For a new business, a name is everything. A good business name is the first step in attracting clients and growing brand awareness. A name serves as the foundation for branding, so one that’s simple and memorable that creates a strong impression is effective. A name should link to a core principle or idea and clearly define your brand. Unsuccessful names are often difficult to spell or pronounce, generic, too long for social media handles, or limit business scope and expansion.
The repercussions of poorly chosen business names can force companies to rebrand. Subway was known as Pete’s Super Submarines until 1968 when they had to change their name because it was often misheard as “pizza submarine”. WW, formally known as Weight Watchers, chose to rebrand their company name in 2018 to reflect a trend towards body positivity and wellness.
Poor business names can demonstrate a few things about a company. It shows a lack of self-awareness by assuming they made a good choice rather than gathering feedback. It illustrates poor attention to detail; a name that requires a rebrand shows the business rushed through the naming process without being careful. Lastly, it shows a business was not motivated or skilled enough to navigate the naming process.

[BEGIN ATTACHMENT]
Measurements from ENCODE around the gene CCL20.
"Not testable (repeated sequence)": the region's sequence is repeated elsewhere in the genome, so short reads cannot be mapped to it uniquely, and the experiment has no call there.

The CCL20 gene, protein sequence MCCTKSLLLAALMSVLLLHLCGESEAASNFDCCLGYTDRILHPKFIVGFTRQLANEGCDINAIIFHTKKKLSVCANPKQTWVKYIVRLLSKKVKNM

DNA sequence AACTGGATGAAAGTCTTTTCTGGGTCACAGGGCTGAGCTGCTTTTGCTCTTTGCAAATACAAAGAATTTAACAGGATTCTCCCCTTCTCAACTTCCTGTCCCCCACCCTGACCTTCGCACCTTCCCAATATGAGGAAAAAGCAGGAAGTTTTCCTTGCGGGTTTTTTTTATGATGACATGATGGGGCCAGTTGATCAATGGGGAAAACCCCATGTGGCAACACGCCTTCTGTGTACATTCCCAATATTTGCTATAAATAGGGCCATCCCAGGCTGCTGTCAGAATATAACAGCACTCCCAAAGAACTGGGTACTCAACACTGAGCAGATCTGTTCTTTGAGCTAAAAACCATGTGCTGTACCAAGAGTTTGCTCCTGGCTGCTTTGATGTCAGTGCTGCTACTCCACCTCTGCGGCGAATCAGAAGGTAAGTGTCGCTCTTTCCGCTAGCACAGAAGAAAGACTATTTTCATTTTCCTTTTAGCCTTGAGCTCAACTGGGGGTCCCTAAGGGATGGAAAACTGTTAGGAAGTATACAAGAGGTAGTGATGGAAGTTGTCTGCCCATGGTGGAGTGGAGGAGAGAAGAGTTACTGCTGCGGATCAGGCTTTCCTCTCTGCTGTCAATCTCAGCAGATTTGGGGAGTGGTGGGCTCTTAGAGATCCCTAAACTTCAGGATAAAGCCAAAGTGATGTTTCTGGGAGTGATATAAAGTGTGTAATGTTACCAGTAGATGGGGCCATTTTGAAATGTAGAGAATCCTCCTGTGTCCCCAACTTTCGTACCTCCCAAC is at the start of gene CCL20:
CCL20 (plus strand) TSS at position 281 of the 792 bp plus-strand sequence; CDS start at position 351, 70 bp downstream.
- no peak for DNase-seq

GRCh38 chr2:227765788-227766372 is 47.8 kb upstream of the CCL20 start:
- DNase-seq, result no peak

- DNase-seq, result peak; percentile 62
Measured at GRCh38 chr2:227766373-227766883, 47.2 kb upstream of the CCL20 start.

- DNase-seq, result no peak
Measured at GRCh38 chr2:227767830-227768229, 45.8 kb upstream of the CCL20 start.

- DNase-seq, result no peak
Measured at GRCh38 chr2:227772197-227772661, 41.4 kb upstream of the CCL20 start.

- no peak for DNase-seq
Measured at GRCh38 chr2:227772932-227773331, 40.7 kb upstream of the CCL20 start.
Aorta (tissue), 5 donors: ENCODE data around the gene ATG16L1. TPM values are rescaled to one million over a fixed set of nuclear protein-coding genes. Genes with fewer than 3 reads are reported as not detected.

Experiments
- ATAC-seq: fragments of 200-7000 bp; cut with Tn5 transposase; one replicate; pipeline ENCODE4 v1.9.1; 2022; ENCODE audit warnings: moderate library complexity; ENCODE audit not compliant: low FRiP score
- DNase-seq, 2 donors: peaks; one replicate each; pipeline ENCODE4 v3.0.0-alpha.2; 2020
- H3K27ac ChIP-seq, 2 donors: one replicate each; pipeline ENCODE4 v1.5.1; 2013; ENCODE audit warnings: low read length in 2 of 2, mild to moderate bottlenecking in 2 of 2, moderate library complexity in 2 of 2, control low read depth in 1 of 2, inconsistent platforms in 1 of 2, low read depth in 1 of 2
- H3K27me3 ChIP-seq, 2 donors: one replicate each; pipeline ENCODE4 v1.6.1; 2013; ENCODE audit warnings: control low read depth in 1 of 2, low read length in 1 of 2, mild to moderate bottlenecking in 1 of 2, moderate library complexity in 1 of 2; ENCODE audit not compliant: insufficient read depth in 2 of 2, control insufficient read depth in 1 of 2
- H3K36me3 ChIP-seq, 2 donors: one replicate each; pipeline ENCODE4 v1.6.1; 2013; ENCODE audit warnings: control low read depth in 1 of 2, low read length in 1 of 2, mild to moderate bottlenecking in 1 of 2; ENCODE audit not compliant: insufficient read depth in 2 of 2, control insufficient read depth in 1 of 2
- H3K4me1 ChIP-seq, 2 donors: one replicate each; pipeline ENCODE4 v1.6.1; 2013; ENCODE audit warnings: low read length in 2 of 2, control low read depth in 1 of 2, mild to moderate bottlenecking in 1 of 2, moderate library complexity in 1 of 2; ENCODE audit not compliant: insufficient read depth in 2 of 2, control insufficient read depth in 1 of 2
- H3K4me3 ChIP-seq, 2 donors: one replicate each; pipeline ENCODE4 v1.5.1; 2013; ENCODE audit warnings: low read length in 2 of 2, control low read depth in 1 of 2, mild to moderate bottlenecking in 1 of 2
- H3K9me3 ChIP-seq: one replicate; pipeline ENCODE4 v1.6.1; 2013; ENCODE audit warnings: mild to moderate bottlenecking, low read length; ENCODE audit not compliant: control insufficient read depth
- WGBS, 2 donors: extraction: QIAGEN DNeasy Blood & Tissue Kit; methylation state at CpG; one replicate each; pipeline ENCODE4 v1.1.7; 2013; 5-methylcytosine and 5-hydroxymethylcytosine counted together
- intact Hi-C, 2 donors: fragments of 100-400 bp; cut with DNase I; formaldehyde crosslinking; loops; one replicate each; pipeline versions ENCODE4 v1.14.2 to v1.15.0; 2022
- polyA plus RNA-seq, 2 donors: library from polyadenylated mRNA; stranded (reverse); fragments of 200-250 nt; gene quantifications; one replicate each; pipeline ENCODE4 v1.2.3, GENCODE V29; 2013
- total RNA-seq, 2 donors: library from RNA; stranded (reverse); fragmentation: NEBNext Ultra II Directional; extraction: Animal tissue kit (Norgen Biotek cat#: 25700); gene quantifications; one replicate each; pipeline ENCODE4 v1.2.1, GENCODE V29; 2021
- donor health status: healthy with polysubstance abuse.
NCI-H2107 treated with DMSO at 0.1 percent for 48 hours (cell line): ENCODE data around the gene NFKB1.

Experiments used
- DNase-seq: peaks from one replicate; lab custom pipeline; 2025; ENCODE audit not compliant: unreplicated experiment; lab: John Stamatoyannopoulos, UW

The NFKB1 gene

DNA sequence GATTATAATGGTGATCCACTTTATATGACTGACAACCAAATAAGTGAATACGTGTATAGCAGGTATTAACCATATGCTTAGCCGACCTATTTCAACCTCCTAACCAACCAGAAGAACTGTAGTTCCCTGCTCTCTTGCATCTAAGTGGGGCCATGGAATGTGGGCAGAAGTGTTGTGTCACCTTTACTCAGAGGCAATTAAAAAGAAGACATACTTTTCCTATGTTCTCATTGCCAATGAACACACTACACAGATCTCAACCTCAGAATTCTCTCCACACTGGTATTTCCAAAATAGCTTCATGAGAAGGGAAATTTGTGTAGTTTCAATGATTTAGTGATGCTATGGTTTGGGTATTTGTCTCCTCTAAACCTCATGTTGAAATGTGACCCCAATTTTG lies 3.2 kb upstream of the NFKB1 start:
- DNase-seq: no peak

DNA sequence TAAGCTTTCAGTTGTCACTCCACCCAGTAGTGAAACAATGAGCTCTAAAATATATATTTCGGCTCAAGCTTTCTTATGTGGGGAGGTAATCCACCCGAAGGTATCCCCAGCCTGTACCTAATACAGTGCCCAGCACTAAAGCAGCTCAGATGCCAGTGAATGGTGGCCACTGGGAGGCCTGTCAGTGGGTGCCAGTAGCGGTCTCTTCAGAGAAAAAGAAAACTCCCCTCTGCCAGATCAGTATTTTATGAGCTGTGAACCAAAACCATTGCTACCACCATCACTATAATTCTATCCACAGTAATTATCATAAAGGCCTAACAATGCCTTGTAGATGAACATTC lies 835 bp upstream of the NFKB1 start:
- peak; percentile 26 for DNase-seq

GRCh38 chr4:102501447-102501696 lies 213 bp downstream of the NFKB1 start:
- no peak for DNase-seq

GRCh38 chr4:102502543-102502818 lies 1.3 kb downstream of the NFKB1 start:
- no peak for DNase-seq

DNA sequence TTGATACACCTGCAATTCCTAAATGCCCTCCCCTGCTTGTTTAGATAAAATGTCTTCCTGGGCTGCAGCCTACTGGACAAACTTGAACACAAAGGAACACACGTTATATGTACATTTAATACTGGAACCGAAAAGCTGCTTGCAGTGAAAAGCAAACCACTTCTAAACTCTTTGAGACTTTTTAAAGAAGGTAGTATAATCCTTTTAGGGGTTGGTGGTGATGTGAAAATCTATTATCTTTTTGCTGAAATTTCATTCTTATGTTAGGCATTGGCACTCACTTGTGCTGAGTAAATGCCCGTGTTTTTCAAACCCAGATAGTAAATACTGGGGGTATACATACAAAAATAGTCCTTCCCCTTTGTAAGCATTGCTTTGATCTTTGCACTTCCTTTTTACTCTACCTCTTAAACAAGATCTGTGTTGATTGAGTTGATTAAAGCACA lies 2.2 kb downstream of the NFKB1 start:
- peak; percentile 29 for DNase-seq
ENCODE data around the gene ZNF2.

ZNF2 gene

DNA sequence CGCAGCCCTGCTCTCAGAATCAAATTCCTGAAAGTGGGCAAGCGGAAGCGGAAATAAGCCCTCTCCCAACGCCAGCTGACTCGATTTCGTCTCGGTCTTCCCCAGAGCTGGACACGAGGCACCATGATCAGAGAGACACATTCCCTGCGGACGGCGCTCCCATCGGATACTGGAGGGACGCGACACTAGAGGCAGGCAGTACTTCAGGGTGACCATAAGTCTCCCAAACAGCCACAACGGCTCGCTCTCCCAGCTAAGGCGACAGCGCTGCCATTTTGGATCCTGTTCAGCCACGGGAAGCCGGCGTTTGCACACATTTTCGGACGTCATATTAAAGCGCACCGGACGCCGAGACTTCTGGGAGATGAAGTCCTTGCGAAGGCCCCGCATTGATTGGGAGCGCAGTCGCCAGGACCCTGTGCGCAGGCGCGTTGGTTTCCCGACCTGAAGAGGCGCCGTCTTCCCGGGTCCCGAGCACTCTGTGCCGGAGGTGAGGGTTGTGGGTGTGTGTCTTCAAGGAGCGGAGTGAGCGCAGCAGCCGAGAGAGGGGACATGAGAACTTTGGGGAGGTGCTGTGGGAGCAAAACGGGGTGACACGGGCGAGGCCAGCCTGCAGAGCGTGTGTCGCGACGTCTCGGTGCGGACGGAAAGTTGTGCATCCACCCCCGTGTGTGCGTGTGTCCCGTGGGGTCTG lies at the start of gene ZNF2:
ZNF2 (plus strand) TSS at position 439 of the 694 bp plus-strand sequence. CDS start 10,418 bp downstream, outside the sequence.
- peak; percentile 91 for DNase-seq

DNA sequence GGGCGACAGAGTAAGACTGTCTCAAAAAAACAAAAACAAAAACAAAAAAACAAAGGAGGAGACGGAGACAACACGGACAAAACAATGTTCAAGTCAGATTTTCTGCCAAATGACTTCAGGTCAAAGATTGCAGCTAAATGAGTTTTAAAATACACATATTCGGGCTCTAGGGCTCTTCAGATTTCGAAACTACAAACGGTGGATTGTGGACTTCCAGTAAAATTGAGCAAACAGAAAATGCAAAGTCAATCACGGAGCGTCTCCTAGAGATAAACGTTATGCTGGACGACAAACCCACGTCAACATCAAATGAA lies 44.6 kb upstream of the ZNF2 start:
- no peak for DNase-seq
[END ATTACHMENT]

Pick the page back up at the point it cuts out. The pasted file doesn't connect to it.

Not only does rebranding affect company perception, but it also has costs associated with it. Rebranding requires attorney fees to file with the IRS, state, and local government. Updating other legal documents and changing trademarks, patents, and copyrights are also required. New advertising, promotional materials, logos, and updating the company website can also get very pricey.
The steps to creating a strong business name are only five steps away. First, listing keywords and phrases that match your brand. Next, create a long list of name ideas, making sure to ask for feedback from those around you. Stick to words that make sense rather than names that will get a laugh. Third, search the Trademark Electronic Search System and state databases for businesses with the same name or similar names. Avoid using names and trademarks that are already in use. Consider how you will brand your business name. Asking yourself the following questions can help. How does the business name fit within my brand? How will it be represented in a logo design and brand colors? Finally, check for website and social media availability.